Wi-Fi

From the trenches: Troubleshooting and securing SonicWall

Consultant Bob Eisenhardt recounts a recent experience working with a small office's SonicWall V200. If you've ever tangled with one of these devices, these tips might help.

Recently, I found a real challenge in a new account at a small medical office. A SonicWall V200 was abandoned half-way through a proper configuration by the departed consultant and thus left in a very damaged state. Otherwise, the network seemed straightforward with a Windows 2003 SBS server and about eight stations and no Exchange server running. I said I could manage it without any problems at all...but I was wrong.

I have since learned that a SonicWall is UNLIKE any "router" in the world: the menu interface LOOKS nice at opening page but going deeper is like an archeological dig. There are literally hundreds of pre-set objects and controls. These multiple objects are visual distractions and should be ignored at first glance. Enabling port-forwarding was my first problem. I performed it remotely through DYNDNS and, after some trial and error, I found it under the DDNS listing, and was able to crack it through to the server. Only much later did I learn that remote control DESTROYS insurance form overlays and I had to disable it!!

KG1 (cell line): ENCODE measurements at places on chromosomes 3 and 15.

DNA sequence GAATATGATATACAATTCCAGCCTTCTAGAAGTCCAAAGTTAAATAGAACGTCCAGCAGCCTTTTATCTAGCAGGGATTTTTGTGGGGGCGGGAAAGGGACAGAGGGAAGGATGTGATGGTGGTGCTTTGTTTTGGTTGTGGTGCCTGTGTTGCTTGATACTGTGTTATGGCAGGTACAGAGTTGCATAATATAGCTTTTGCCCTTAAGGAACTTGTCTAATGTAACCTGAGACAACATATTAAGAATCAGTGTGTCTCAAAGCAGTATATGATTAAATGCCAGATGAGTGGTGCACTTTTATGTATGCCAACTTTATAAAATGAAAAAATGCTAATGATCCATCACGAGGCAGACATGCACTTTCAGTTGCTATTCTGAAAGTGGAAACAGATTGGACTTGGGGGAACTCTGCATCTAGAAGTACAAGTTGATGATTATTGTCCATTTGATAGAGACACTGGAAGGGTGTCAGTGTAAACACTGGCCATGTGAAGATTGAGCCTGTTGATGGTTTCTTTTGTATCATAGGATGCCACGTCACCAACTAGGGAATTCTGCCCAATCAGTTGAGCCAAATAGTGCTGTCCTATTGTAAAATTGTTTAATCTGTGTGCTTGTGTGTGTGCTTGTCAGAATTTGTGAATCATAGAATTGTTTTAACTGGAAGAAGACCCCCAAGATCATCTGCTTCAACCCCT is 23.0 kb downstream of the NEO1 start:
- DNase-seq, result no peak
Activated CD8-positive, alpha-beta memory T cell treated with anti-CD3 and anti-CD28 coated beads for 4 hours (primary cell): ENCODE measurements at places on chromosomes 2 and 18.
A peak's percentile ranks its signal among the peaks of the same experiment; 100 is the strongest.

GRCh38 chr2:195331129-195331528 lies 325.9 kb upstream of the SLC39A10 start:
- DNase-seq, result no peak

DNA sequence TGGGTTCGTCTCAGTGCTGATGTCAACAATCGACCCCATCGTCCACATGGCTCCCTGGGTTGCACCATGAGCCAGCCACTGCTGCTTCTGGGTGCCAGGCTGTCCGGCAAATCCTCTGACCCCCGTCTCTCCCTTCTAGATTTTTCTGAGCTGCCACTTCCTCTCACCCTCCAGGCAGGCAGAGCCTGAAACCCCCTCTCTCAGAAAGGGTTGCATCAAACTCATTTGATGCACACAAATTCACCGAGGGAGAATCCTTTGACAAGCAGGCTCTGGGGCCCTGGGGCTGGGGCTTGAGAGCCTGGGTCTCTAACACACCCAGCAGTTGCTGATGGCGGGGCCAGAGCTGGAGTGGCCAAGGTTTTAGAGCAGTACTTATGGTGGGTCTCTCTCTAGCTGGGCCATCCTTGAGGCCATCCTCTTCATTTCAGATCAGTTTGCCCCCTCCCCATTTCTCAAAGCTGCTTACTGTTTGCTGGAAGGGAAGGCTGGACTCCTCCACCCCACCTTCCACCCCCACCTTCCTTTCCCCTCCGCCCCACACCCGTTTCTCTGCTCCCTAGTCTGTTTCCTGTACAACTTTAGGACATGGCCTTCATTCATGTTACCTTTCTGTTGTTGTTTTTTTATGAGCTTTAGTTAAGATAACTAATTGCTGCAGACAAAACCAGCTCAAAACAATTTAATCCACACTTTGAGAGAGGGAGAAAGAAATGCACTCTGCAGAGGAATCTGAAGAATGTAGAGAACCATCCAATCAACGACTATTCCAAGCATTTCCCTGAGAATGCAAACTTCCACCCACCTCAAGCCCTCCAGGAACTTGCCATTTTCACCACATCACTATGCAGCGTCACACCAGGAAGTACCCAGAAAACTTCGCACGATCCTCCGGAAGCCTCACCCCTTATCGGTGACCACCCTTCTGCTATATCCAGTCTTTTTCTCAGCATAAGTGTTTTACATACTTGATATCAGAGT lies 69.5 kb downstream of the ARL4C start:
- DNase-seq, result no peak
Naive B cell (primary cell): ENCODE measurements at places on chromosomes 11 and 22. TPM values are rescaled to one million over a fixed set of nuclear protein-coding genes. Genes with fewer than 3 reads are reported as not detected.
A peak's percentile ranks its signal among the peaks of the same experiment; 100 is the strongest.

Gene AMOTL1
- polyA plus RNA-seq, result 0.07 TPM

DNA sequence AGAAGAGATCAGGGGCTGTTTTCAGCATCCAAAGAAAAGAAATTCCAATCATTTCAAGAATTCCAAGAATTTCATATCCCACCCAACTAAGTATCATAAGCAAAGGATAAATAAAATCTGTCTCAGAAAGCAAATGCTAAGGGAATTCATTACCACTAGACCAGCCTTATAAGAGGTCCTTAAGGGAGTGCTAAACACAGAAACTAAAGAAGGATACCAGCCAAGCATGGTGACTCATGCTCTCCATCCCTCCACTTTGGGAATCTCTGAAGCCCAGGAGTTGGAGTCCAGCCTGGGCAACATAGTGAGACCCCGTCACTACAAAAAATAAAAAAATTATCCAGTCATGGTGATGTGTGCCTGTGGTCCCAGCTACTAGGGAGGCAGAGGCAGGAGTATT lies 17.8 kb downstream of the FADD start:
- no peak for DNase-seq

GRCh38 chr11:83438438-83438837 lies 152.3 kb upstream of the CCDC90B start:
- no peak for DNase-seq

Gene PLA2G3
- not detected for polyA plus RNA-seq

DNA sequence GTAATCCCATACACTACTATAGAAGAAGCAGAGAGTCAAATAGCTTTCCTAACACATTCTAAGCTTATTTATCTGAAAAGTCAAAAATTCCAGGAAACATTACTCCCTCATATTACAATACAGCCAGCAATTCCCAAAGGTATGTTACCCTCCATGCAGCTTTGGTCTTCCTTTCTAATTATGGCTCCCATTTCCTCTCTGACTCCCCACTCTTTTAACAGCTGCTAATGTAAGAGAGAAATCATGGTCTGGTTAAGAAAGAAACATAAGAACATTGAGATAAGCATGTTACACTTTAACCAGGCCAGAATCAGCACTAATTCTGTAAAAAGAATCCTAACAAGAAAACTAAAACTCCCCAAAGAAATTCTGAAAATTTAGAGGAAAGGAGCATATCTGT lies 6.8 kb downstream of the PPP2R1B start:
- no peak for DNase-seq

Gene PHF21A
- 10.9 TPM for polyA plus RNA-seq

After resolving a backup issue, the really big problem was that the public area Wi-Fi just was broken. Patients in the waiting room, connecting to it, would be directed to the login page of the SonicWall. DHCP addresses were being distributed but somewhere DNS to the outside world was failing. The battle began. Among the perhaps 10 opening menu settings are two settings of interest: wireless settings (obvious) and Sonicpoint settings (less obvious). It is not an intuitive design. I asked another consultant for a financial house if he had any experience with a SonicWall. He looked away and said "it's messy in there," which is perfectly true.

Problem number one: Wi-Fi

Examination of the previous wireless structure proved inconclusive. Wi-Fi was there, DHCP was there, DNS was set through the server and the default page was always the SonicWall login page at 10.10.10.1.